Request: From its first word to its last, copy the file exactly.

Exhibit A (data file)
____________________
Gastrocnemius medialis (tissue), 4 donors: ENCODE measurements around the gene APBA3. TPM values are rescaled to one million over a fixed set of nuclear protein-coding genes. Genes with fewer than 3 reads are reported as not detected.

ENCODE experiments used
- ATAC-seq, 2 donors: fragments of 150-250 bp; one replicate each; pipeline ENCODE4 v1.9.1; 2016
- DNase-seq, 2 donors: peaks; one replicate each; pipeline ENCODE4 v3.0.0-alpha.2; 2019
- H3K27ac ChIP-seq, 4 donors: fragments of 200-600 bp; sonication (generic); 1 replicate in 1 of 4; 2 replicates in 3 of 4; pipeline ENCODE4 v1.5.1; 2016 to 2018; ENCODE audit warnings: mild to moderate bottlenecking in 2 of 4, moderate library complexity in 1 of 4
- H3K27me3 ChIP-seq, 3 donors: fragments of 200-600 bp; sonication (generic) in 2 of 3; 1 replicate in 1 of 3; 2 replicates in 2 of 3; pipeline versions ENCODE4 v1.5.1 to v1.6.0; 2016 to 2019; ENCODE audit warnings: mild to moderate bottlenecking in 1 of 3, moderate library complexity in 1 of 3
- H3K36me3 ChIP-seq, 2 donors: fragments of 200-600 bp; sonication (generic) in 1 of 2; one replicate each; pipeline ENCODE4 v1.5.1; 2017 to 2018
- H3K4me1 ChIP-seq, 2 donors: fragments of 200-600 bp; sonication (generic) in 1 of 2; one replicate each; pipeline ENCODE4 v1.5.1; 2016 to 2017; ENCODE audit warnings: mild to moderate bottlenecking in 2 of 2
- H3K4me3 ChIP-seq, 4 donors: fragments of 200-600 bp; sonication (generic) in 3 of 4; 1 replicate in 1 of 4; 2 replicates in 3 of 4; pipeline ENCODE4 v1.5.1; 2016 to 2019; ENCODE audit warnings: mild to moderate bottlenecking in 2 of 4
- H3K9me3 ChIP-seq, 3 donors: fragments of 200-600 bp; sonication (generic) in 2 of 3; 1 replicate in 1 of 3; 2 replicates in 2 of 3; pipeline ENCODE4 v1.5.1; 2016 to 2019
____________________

Gastrocnemius medialis (tissue), 4 donors: ENCODE measurements around the gene APBA3. TPM values are rescaled to one million over a fixed set of nuclear protein-coding genes. Genes with fewer than 3 reads are reported as not detected.

ENCODE experiments used
- ATAC-seq, 2 donors: fragments of 150-250 bp; one replicate each; pipeline ENCODE4 v1.9.1; 2016
- DNase-seq, 2 donors: peaks; one replicate each; pipeline ENCODE4 v3.0.0-alpha.2; 2019
- H3K27ac ChIP-seq, 4 donors: fragments of 200-600 bp; sonication (generic); 1 replicate in 1 of 4; 2 replicates in 3 of 4; pipeline ENCODE4 v1.5.1; 2016 to 2018; ENCODE audit warnings: mild to moderate bottlenecking in 2 of 4, moderate library complexity in 1 of 4
- H3K27me3 ChIP-seq, 3 donors: fragments of 200-600 bp; sonication (generic) in 2 of 3; 1 replicate in 1 of 3; 2 replicates in 2 of 3; pipeline versions ENCODE4 v1.5.1 to v1.6.0; 2016 to 2019; ENCODE audit warnings: mild to moderate bottlenecking in 1 of 3, moderate library complexity in 1 of 3
- H3K36me3 ChIP-seq, 2 donors: fragments of 200-600 bp; sonication (generic) in 1 of 2; one replicate each; pipeline ENCODE4 v1.5.1; 2017 to 2018
- H3K4me1 ChIP-seq, 2 donors: fragments of 200-600 bp; sonication (generic) in 1 of 2; one replicate each; pipeline ENCODE4 v1.5.1; 2016 to 2017; ENCODE audit warnings: mild to moderate bottlenecking in 2 of 2
- H3K4me3 ChIP-seq, 4 donors: fragments of 200-600 bp; sonication (generic) in 3 of 4; 1 replicate in 1 of 4; 2 replicates in 3 of 4; pipeline ENCODE4 v1.5.1; 2016 to 2019; ENCODE audit warnings: mild to moderate bottlenecking in 2 of 4
- H3K9me3 ChIP-seq, 3 donors: fragments of 200-600 bp; sonication (generic) in 2 of 3; 1 replicate in 1 of 3; 2 replicates in 2 of 3; pipeline ENCODE4 v1.5.1; 2016 to 2019